Frederick Jackson Turner of “Frontier Thesis” fame is one of the key subjects of Union: The Struggle to Forge the Story of United States Nationhood, being the primary figure in creating the idea that American-ness was born on the expanding western frontier.
As I argued in this essay that appeared in Sunday’s Minneapolis Star-Tribune, Turner’s thesis was enormously influential, but entirely wrong. In fact, on digging further into the data, even Turner quickly realized this and pivoted to researching what he thought were the primary determinants of American political and sociological history: the difference between the competing “sections,” or regional cultures. He spent the rest of his life trying to write a master work on this, a book that from his shorter form essays on the subject, could have resembled my American Nations in many ways.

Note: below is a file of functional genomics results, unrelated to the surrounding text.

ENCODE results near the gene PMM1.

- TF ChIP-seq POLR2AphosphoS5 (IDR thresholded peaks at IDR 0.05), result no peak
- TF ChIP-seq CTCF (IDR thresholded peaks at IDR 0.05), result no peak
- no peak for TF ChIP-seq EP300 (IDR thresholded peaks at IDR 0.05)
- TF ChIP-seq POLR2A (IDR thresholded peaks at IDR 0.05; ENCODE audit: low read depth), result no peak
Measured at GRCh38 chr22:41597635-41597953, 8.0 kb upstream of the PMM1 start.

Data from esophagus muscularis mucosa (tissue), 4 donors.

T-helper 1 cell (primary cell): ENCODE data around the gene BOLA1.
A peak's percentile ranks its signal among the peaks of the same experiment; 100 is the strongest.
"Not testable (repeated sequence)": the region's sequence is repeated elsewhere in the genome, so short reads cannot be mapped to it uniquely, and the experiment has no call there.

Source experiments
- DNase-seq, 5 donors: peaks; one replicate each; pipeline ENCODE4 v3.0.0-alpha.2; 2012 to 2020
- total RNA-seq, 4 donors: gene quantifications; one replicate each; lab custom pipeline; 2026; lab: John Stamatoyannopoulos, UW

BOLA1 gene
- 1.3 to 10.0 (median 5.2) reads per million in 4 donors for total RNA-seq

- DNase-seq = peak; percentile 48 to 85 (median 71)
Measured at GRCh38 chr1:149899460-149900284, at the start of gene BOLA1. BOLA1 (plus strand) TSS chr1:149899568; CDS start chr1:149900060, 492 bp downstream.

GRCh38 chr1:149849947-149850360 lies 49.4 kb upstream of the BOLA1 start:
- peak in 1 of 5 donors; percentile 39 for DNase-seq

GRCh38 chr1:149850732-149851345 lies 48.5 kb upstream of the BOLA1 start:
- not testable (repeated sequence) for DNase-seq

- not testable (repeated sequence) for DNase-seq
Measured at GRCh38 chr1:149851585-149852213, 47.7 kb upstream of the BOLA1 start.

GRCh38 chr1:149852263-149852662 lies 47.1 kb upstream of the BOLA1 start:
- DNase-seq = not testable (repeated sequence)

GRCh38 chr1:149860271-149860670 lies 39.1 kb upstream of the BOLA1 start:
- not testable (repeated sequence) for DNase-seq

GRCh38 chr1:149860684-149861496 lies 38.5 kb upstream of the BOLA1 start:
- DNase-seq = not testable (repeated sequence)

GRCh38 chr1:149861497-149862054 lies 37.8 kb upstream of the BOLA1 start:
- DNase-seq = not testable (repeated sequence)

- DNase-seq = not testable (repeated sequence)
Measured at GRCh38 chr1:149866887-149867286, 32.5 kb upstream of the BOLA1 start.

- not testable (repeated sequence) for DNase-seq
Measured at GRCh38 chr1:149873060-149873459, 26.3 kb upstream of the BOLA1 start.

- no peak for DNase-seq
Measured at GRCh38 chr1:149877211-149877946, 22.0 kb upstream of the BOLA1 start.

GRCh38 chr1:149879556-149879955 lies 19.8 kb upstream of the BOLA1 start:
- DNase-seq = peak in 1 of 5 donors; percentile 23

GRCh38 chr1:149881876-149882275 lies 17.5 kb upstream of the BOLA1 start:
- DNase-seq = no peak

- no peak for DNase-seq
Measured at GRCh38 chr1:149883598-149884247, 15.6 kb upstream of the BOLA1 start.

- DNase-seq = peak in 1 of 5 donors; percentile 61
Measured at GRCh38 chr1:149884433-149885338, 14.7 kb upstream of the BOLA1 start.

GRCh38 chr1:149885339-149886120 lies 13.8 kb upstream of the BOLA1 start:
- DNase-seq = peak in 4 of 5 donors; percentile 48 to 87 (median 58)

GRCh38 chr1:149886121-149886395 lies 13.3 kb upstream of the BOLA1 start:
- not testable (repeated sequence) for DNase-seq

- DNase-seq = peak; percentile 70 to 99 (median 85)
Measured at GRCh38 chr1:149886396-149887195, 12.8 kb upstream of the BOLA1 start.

Hope you enjoy the article. And if you want the full story, it’s all in Union.
For a bit on another major figure in the book, Woodrow Wilson, see this in Talking Points Memo.